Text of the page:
The World’s First ‘Green’ Condom with Sustain Condoms’ Jeffrey & Meika Hollender

February 25, 2015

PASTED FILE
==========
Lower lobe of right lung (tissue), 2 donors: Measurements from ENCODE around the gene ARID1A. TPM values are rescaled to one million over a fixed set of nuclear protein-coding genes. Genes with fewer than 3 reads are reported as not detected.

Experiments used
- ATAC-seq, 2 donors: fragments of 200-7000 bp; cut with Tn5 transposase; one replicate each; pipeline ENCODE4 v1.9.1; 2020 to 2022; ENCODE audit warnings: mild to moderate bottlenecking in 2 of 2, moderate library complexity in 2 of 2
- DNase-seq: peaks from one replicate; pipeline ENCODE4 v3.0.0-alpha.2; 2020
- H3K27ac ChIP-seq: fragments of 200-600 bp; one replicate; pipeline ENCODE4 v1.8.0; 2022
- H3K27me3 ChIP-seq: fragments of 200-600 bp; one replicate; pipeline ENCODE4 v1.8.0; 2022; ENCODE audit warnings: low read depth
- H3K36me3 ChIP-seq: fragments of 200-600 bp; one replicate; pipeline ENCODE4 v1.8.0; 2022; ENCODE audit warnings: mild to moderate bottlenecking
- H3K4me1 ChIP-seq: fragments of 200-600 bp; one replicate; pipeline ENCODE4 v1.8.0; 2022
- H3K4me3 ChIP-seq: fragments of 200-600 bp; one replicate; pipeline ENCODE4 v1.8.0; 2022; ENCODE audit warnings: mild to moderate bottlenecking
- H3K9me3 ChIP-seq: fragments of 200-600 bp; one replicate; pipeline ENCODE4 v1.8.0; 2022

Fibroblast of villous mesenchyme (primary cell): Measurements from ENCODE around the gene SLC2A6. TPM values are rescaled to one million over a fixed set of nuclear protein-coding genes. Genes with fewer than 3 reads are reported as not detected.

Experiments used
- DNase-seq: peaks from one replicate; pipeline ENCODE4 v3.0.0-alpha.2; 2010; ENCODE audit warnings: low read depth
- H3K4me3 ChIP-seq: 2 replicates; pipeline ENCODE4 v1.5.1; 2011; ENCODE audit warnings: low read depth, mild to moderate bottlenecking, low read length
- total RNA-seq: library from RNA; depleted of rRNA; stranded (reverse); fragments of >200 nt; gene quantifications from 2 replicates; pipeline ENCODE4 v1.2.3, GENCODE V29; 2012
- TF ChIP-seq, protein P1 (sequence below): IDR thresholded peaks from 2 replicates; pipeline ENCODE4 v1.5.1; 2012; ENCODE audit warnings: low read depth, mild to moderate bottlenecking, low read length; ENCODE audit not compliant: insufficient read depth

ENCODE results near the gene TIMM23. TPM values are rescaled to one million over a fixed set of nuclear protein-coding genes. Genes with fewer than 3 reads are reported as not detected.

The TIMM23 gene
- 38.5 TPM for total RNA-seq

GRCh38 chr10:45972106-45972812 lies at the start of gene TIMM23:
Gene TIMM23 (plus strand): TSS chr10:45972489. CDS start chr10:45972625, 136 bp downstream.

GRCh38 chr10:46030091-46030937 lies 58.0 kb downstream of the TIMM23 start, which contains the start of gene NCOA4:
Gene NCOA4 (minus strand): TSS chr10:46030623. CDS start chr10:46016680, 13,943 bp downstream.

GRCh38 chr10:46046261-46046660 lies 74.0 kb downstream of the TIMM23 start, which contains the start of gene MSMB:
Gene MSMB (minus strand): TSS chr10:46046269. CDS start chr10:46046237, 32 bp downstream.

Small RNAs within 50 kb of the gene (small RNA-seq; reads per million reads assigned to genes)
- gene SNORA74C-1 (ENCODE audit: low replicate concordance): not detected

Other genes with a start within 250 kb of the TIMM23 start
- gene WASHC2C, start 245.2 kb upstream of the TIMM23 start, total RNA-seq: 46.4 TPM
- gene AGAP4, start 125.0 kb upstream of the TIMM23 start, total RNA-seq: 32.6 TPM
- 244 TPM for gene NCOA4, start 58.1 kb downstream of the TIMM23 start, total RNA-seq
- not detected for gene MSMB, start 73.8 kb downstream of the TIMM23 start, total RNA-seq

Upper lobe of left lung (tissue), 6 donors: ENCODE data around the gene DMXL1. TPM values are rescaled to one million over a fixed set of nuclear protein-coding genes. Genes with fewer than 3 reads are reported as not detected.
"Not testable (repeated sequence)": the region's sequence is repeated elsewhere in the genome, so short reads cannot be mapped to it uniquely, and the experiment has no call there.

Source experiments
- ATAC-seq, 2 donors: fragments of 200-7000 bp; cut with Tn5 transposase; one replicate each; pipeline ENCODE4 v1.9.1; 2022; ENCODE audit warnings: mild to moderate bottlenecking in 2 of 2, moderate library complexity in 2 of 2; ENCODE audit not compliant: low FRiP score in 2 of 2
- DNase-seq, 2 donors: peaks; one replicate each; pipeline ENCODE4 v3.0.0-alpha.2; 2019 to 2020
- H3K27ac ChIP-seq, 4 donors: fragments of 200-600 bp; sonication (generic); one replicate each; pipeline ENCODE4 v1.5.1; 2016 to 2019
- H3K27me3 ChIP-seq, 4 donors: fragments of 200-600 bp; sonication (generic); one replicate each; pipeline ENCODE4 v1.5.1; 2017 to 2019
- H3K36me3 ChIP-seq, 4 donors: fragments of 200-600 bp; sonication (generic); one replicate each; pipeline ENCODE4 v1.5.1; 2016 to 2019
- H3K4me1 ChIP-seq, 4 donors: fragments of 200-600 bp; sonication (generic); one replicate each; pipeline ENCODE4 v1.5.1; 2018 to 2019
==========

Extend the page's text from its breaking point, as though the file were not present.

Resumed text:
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JOHN SHEGERIAN: Welcome back to Green is Good and we’re so honored to bring you this special edition of Green is Good this morning. We have Jeffrey and Meika Hollender on with us today. Welcome to Green is Good! MEIKA HOLLENDER: Thank you for having us. JEFFREY HOLLENDER: Yeah, we’re thrilled to be here. JOHN SHEGERIAN: Hey, well Jeffrey, you know, you’ve been on the show already twice before and we’re so thankful for you coming back but for bringing your daughter and starting a brand new business as a father daughter team, this is the first time we’ve ever done this on Green is Good and the first time we’ve ever hosted a father daughter duo, ecopreneur duo, who have started such a great business project. Before we get to talking about your new business, which is called Sustain Condoms, and for those of you out there who want to follow along, you can go to Jeffrey and Meika, please talk about how this whole thing started and your backgrounds a little bit. Of course, Jeffrey, you started the amazing iconic brand, Seventh Generation, but talk a little bit the journey and Meika, please, you also join in and share your journey leading up to this founding of this company. JEFFREY HOLLENDER: Sure! You know, it actually goes back about twenty years ago so when I was in the early days of starting Seventh Generation, the company you know well, the household and personal products company. You have to remember twenty years ago we were still in the midst of the AIDS crisis, not that it’s gone away but it certainly was a much bigger concern twenty years ago than it is today, and I had this idea for a product that I called Rainforest Rubbers and the idea was to go into the Amazon Basin and harvest latex from wild rubber trees and the only place in the world that rubber trees actually grow wild is in the Amazon and so we would actually employ the indigenous rubber tappers to make condoms from wild rubber trees and be in a business that actually controlled population but back then, more importantly, helped control the AIDS crisis. JOHN SHEGERIAN: Meika, tell me a little bit about yourself and how you came together with your dad to create this new company. MEIKA HOLLENDER: Sure, so obviously I grew up completely immersed in Seventh Generation and mission driven businesses and that’s kind of what I always knew. I kind of went my own way for a few years after graduating college, worked more in traditional corporate America and really realized that that wasn’t for me. I was so unfamiliar with that world and I didn’t feel like I was able to make a direct impact every day so that kind of led me to go back to school, get my MBA, and while I was back in school, Jeffrey was talking more and more about starting Sustain, or at the time it was still called Rainforest Rubbers, which we changed, and it was just the perfect timing for me. I didn’t necessarily always think of myself as somebody who would start a business but I had a partner who was willing to take me on with quite a bit of background in this space so it was kind of just this perfect situation where I was in school and getting ready to graduate and Jeffrey asked me to join him in founding Sustain. JOHN SHEGERIAN: That is just great and let me just say this. Let me give a shout-out to my alma mater. I know Meika, you graduated from New York University Stern School of Business where I took many courses and I graduated from Stern many, many more years ago than you did, of course, and Jeffrey is a teacher there in Corporate Sustainability and Social Entrepreneurship at New York University so a shout-out to a school that we all have ties to and now that you’ve come together, share a little bit about the Sustain story. There’s all these iconic brands that we’ve all heard about since we’ve been around and they’ve been around since all three of us have been around and our listeners. What makes Sustain different from all of them? JEFFREY HOLLENDER: Sure. I’ll start and then Meika can compliment what I have to say. In this space of condoms, and condoms are a product that we don’t talk about that much but a product that is just critically important for all of the positive impacts that it has on our society, both from a health perspective, but helping families control and plan the size of their family and the number of children they have has all kinds of positive economic consequences for those families, not just health consequences. So we decided that we were going to create the first green condom and so what’s unique about Sustain is, first of all, it’s a Certified Fair Trade condom, which means that the rubber tappers are paid a significantly higher wage. The rubber tappers get free health care. They get free education for their children. We believe that this is the right way to harvest the latex that goes into condoms. Secondly, the plantation we use in Southern India is the world’s only plantation that has been certified by the Forest Stewardship Council for its sustainability practices so we have a fair trade latex, we have a Forest Stewardship Council plantation, and additionally, the condom is certified as vegan and not tested on animals, free of any GMOs, and of course, Sustain is a B Corporation so we feel that we’ve created the world’s most responsible and sustainable condom. That’s part of the story. I’ll let Meika talk about our focus. MEIKA HOLLENDER: I think what we really noticed when we were thinking about Sustain is obviously, we wanted to make a safer, healthier product but we also wanted to be a brand in the category that was totally different than anything out there. What we noticed was big brands that have been around for a while have really kind of neglected women in terms of the condom conversation. Most condom brands out there target men. Everything is male-oriented, whether it’s their advertising or their packaging design. Women that we spoke to did not feel like anything out there really resonated with them. They didn’t feel like any of the brands were really talking directly to them. None of the packaging designs really fit with their lifestyles or looked like something they wanted to carry around and I think another part of that is there still is a stigma around women who buy and carry condoms, which I think is completely ridiculous in an era of showgirls and organizations like Laymen. It just doesn’t make sense anymore and so what we did was created a product that looks so different from anything out there. We’ve created a communications strategy and just really a brand conditioning that we feel resonated with women, speaks to them and is very upfront and honest about real issues out there. You know, you think of the fact that there’s still STDs, there’s still AIDS and only nineteen percent of single women who are sexually active actually use condoms regularly. This statistic is really what drives me every day. What’s going on? Women are so conscious about what they’re eating and what cosmetics products they’re using and then for some reason, we’re still falling short when it comes to protecting ourselves and our sexual health so we really hope to take on this issue of the number of women actually using condoms and really empower them to be using them, be carrying them, and really feel like a condom is a badge of honor rather than something you should be ashamed about. JOHN SHEGERIAN: Wow. Well said. Listen, for our listeners that have just joined us out there, we’ve got Jeffrey and Meika Hollender. They’re the co-founders and the leaders of, the CEO and the Marketing Director, of Sustain Condoms. It’s Now that you’ve platformed this very important product that you’re coming out with, share with our listeners. When does this come out and where are we going to be able to start buying the condom and what’s your marketing strategy in terms of the kinds of outlets that are going to be selling it? JEFFREY HOLLENDER: Sure so the condoms will be available starting on June 1st. They will be available in a pretty wide variety of places from online, obviously at but as well on a variety of websites and e-tailers from eBay and Amazon to a broad group of other e-tailers and we’ll also be focused on traditional drug stores, natural food retailers like Whole Foods and really trying to make sure that our condoms are available in the places where women most prefer shopping. Those may include some very untraditional locations that we found women would feel most comfortable shopping in. JOHN SHEGERIAN: Jeffrey, I’ve only had the honor of knowing you seven or eight years but if you roll back the time twenty years, when you’re sitting with Meika and you guys are thinking about your marketing strategy, is this almost like ground zero day one when you started Seventh Generation, going after the woman, going after the traditional retailers, saying this is a better product, this is why you should use it? Are you feeling like you’ve seen this movie and you know the ending and David can slay Goliath again? JEFFREY HOLLENDER: You know, what we’re hoping is that it’s going to be a lot easier today than it was 25 years ago because 25 years ago, it was a battle to convince people that women and consumers in general cared about these types of issues. Today, because of the growth of the fair trade movement, because of the growth of organic and sustainable products are important to their customers so yes, it’s a replay of the movie. I just hope that it’s a shorter movie rather than the long movie it took to get Seventh Generation off the ground. JOHN SHEGERIAN: Well, now you have a secret weapon. Twenty-five years ago, Meika was a baby. Now she’s a grown woman and now you’ve got double the Hollenders walking in on you if you’re a retailer out there and Meika, you’re now the Chief Marketing Officer and you’ve got social media, which totally levels the playing field and can democratize this product and can democratize the word much faster than your pops could back in the day when we were just dealing in analogue sales, you know, nose to nose. Is this not part of the truth here? MEIKA HOLLENDER: Yeah, I might I think in some ways it feels to Jeffrey like we’re doing it all over again. For me, obviously, it’s the first time that I’m starting a business but I think also, what’s great about our partnership is that Jeffrey comes with such a wealth of knowledge and experience and he knows how retailers work. He knows how to get shelf space. This is something that I’ve obviously never experienced before. What I bring to the table is I’m effectively targeting myself or targeting millennial women and I grew up with social media. I don’t know life without a computer and I hope I know which brands and how brands can really engage consumers. Although young people now have much shorter attention spans, I feel like we have such an interesting story. What better topic is there to talk about than sex among pretty much anyone? So I think we have a really interesting story and marketing strategy and yes, social media and the digital era will only hopefully help this all get translated and out there faster. JOHN SHEGERIAN: Meika, I have confidence in you. I know that I’m going to be watching Girls one night and you’re going to have Sustain Condoms on Girls. Come on. MEIKA HOLLENDER: If you want to make that happen for us, we are open to your ideas. JOHN SHEGERIAN: Wait a second. Let’s go a little bit into the ecopreneurship, the entrepreneurship of the Hollender household. Meika, what’s it like working with dad? Dad’s a big shadow and I get that. Dad’s a big shadow for me and I’m just the business guy. He’s been inspiring and an iconic leader in the whole sustainability movement, even for a person like me and I’m of his age group so how about for you, growing up in the Hollender household and now you’re working with dad? You guys are partners. How’s that working? MEIKA HOLLENDER: It’s working. I mean, the crazy thing is at this point, it’s actually almost been a year. We really started to get this going together last May so time has definitely flown. One of the first things somebody told me was to never refer to him as Dad in any sort of professional setting just to kind of set those boundaries but as I said, he is in my mind, one of the people who designed this space that I am in and aspire to be in. We are a very close-knit family. Our personal relationships are very valuable so I think that’s actually really helped. We preserve our personal relationship and we make that relationship a priority, sometimes over our professional relationship and we’re just constantly working to communicate with each other and be honest and open and give each other feedback to make sure that this works because we’re not willing to compromise our family, in general, to make this business work. JOHN SHEGERIAN: Jeffrey, what about you? Working with your very smart and beautiful young daughter, how’s that working for you? JEFFREY HOLLENDER: It surpassed my expectations in every way. I have been amazed at the passion and commitment that Meika has to, not just sustainable business and Sustain, but the issues and the health issues for women that we’re focused on. I also discovered that as much credit that I have given her in the past, she is far brighter and far more capable than I think I ever would have known if I didn’t have the opportunity to work so closely with her and thankfully, she’s got a lot more energy than I do. Getting a new business off the ground really requires a tremendous amount of energy and I’m glad that I’m doing it with her. I can’t imagine what it would be like to do it alone. JOHN SHEGERIAN: Aw, that is really so nice and I have to say I have a 27-year-old daughter and I get to work with her. She works for my brother and when I was doing all the pre-read on everything you guys are doing together, it’s just really wonderful to hear about all this because you guys are changing the world together and you’re doing it again, Jeffrey, and you get to do it with your daughter so I’m really honored to have you guys on today. How about the money? Is this coming out of a Hollender piggy bank or did you guys go out and raise money like a real startup? To change the world is not an easy or a cheap proposition ever. Who’s putting the money into this deal? JEFFREY HOLLENDER: You know, both. We financed some of this ourselves but we have brought in a group of individuals, mostly close friends, to participate with us. One of the things that I learned with Seventh Generation is you’ve got to have enough money. This is expensive to do. It’s expensive to do right and I feel like we’re in a great shape having raised the money that is required to get this company to profitability. JOHN SHEGERIAN: Where is the headquarters for it? JEFFREY HOLLENDER: Well, Meika works from New York but our main office is up in Burlington and we love Vermont and we decided we wanted to start another business there. JOHN SHEGERIAN: Got it. And is it the two of you or do you have employees now or how big is the Sustain Condoms family growing to? JEFFREY HOLLENDER: We have a team of about seven people to launch the business and look forward to adding more in the future. JOHN SHEGERIAN: Got it. Got it. And so the product launches on June 1st? JEFFREY HOLLENDER: Yes. JOHN SHEGERIAN: And it’s going to be in stores and online starting June 1st? JEFFREY HOLLENDER: Yep. JOHN SHEGERIAN: Got it. Meika, any final comments? We’re down to the last couple of minutes or so. Anything you want our listeners to know or think about before we say goodbye today? Because we’re going to have you both back on for an update on this great product as you start rolling it out across the United States and eventually the world. MEIKA HOLLENDER: No. Thank you so much for having us. Our website will be fully launched on May 1st so you can look out for that and what we’re doing there. You can start pre-ordering your condoms for summer 2014 and yeah, just thank you for having us. It’s been great. JOHN SHEGERIAN: Great, and it’s going to be Meika and Jeffrey Hollender, you’re both inspirational leaders and should be admired for your work towards corporate responsibility, sustainability, and social equity and that is why you are both living proof that green is good.